For some, tech’s explosive energy and out-of-the-box thinking recall the excitement of Berlin’s burgeoning art scene in the decades after the fall of the Berlin Wall. “Berlin is a city that attracts creative and curious minds and there are similar characteristics between an artist’s mind and a tech mind,“ Haw says. He speaks about networks, creating space, and collaboration, as well as the relentless pursuit of funding—all terms that I find myself using all the time to speak about the art industry.
“I have felt a close connection to the ways that a start-up operates, as opposed to a regular company,“ says Berlin art dealer Tanja Wagner. She points out that, like a gallery, venture capital firms tend to float several start-ups at once. They might believe in all of them, but most won’t survive; the economic model for both art dealers and tech investors depends on at least one taking off.
Cultivating New Patronage
A duo of art dealers is also working to penetrate the wall separating the art and tech worlds. Last year, Johanna Neuschäffer and Anne Schwanz, two industry veterans who had previously worked at Eigen+Art, established Office Impart, which is not a gallery but a “representative office.” It aims to change the way dealers work with artists amid a rapidly transforming local and global economy.
“Berlin is built by creativity and change,” Neuschäffer says. “Standing still is death; We cannot do everything in the next 10 years what everyone [else in other industries] did 30 years ago.”
Their office is far from the gallery districts, nestled in a renovated brick building that houses other tech businesses. We meet in the sun just outside the entrance. (This is a post-gallery business, after all.)
Part of their business plan is to minimize overhead by partnering with individual artists on projects beyond the confines of a gallery space. (Their most recent exhibition, “Behind the Screen,” featured work that examines how our behavior is shaped by technology.) The duo has also been working to introduce tech-industry people to art by hosting regular lunch-hour tours of shows and publishing a newsletter, called the Weeker, to help newcomers navigate local art events.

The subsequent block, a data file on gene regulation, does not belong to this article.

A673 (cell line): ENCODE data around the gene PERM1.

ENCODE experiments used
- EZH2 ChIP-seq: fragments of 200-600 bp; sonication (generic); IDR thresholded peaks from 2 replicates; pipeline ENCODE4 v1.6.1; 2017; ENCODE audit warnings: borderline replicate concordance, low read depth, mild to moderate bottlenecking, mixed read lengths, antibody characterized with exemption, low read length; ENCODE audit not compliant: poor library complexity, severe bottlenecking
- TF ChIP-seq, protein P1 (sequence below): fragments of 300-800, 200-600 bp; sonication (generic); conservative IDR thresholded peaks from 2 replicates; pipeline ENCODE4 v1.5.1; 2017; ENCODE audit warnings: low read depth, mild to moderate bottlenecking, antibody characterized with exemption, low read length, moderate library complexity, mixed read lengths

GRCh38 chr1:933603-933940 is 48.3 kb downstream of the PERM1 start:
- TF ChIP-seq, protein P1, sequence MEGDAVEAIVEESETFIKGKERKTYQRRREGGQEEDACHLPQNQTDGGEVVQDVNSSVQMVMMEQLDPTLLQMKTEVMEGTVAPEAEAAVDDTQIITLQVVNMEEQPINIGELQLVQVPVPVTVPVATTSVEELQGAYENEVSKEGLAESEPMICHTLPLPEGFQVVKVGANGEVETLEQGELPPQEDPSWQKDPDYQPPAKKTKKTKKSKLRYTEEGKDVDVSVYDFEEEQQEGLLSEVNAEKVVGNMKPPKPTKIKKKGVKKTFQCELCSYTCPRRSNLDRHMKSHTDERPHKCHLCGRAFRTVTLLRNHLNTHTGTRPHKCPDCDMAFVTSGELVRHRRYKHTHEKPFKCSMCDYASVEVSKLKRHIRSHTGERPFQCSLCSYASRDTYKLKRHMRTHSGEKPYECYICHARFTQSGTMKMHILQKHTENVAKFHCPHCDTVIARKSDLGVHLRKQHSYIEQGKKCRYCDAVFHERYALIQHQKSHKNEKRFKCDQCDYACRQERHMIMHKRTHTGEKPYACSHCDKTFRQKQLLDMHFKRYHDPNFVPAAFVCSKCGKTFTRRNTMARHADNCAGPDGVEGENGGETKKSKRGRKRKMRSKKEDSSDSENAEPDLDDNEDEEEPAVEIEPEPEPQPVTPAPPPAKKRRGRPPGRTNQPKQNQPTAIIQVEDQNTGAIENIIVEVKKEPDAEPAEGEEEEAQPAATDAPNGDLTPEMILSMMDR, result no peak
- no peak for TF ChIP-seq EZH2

“We are very positive about the changes in Berlin,” Schwanz says. “There is still overall money in the market. People being interested in art, wanting to live with art—this will never stop. There are so many start-ups and so many investors coming in, however you can only grasp them if you make them understand what is going on here, and take them to the relevant places.”
As we chat, a man in a crisp shirt dashes by with a phone and suitcase in hand, his fancy-looking watch glinting in the sun. He stops short when he sees us. “Hey! What are you guys doing here?” he says, and the three of them catch up. He informs the dealers that he is building a new company and delivers a quick elevator pitch for a new high-def screen. “Could work for art maybe!” he muses before jetting off through the courtyard.
We all laugh at the chance encounter. “We believe that the analog meeting, the analog discussion is the best way forward in digital times,” Schwanz says. She notes that they often hear people from the tech world say they don’t understand art. “When they think of art, it is painting on a wall,” she explains. “But in fact, there are many artists that are just as technologically engaged as these tech entrepreneurs. You have to take the time to educate people outside the scene—and it takes a while—but it eventually works.”